International EM

#MedMissionHacks

The global hyper-awareness from exposure to 24/7 news and social media has left many people wanting to get more involved in medical missions. How can you make the most of a medical mission?

Kent Hospital EM residents Landon Wood, DO, and Timothy Bikman, DO, have devoted much of their free time during the past 6 years to organizing an EM-focused mission project in Madagascar, an island off the southeastern coast of Africa. They are sharing their top 10 #medmissionhacks based on their Madagascar experience.

Medical Mission Hacks

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Ultrasound: Ultrasound has become an essential tool in the ED. In an environment where labs and imaging are limited, its value increases exponentially. But access to this technology is extremely limited. Sonosite’s Global Health Loaner Pool program can help secure a portable ultrasound machine that can be used for free during your medical mission work. Details: www.sonosite.com/about/global-health-loaner-pool. The disrupter Butterfly IQ is a single probe that connects directly to portable digital devices and costs only $2,000. Details: www.butterflynetwork.com.

Education: Too often as medical mission team members return home from 1-2 weeks of service, they are left asking themselves, “What was the real impact we made?” Education is the most powerful tool to effect long-term change. This should be a primary focus for any medical mission project. Host workshops on dental hygiene, clean water preparation, hand hygiene, nutrition, medical procedures, and more. We offered POCUS training, for example.

Doximity Foundation: If you are a physician in training with a Doximity account and are planning to do international medical mission work, you might qualify for a free flight. The Doximity Foundation is a nonprofit arm of Doximity that provides travel grants for medical mission work across the world. Details: https://foundation.doximity.com.

Prevention and general health tips: Review CDC and WHO guidelines for the country at least 3 months before leaving. You will find very valuable information on travel alerts, necessary vaccines, health care-related outbreaks/crisis, active WHO programs in that area, appropriate malaria prophylaxis, and more. Details: www.who.int and wwwnc.cdc.gov/travel/destinations/list/.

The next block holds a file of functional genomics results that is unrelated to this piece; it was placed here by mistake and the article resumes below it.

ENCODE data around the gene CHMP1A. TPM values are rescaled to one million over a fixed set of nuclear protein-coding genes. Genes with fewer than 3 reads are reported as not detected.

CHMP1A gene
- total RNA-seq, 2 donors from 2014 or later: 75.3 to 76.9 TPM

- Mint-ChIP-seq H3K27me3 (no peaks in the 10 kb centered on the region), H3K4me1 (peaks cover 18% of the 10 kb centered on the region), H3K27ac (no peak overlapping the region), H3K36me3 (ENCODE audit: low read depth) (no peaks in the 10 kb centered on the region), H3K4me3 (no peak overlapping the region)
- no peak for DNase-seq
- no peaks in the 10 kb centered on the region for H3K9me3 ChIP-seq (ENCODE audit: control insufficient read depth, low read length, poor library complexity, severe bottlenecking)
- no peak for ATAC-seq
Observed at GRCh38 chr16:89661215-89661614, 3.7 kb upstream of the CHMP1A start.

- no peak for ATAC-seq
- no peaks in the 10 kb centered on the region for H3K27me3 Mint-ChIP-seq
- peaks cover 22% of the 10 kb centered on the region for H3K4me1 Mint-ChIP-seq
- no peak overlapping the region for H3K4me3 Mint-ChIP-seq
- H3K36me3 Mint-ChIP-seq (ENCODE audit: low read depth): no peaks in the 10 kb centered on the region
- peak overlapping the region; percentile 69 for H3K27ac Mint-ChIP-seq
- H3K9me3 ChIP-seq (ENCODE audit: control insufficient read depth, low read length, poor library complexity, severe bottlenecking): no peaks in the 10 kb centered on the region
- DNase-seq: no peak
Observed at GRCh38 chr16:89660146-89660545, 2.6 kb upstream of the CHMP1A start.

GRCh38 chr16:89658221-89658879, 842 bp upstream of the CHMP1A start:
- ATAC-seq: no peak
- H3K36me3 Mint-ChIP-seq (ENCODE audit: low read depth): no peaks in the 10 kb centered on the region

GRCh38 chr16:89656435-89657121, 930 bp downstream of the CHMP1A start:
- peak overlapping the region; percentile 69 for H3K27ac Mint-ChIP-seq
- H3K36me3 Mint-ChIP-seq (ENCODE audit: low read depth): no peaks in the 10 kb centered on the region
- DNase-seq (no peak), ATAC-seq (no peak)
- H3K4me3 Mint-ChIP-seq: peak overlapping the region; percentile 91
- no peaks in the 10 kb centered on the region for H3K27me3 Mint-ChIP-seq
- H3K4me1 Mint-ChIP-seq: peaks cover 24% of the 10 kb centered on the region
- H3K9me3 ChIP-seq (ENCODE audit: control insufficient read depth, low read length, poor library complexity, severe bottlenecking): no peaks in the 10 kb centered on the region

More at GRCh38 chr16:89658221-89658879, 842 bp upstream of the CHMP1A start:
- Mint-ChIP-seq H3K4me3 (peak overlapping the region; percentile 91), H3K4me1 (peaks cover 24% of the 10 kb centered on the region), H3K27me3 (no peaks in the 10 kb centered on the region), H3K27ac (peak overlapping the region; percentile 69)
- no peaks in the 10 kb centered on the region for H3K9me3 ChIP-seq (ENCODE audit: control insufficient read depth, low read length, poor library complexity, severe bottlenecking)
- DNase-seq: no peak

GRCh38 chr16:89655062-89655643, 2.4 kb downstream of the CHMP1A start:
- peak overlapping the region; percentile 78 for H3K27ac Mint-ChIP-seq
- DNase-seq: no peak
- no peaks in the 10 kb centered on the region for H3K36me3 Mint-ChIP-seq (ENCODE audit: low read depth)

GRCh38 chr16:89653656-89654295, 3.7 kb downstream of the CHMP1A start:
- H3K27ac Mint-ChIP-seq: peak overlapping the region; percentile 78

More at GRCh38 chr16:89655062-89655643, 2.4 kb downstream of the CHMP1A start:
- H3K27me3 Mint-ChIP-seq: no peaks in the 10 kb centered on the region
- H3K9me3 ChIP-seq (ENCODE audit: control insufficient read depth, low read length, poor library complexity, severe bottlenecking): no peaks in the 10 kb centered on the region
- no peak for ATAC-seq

Domestic support: Your local hospital and EMS stations can be powerful allies in helping organize supplies and fundraising. Reach out to your hospital system and your community. It’s amazing how this type of work has the ability to ignite a special flame within your community. 

Social network and fundraising: Social media can raise awareness and funds for your medical missions. Don’t be afraid to launch a fundraising campaign. Just remember this is charitable money and should be used responsibly, for the direct benefit of the people you plan to serve. Document on social media the impact that money makes. Be creative in your fundraising efforts. For example, we created a kickback incentive program: individuals who donated at least $25 received fresh Madagascar vanilla bean and those who donated at least $50 received fresh vanilla bean and chocolate.

Supplies: Around the world, countless people suffer or die because of treatable illnesses. Domestically, our health care system produces countless tons of medical waste yearly. Programs like Mop.americares.org and Medshare.org help divert these potentially wasted medications and medical supplies from landfills into the hands of medical mission teams at a greatly reduced or no cost. Details: https://mop.americares.org/MOPHome/index.jsp and www.medshare.org.

Volunteers: When it comes to the human resources needed for a successful medical mission, doctors make up only a small proportion. Invite a full team: advanced practice practitioners, nurses, EMTs, paramedics, pharmacists, medical students, and non-medically trained individuals. Each person adds valuable skills in planning and carrying out the mission.

Have fun: This work takes a significant amount of time, energy, and money. It can be physically and psychologically demanding. Take time to embrace the people, culture, food, and geography. Let this work transform you and find joy in the journey.

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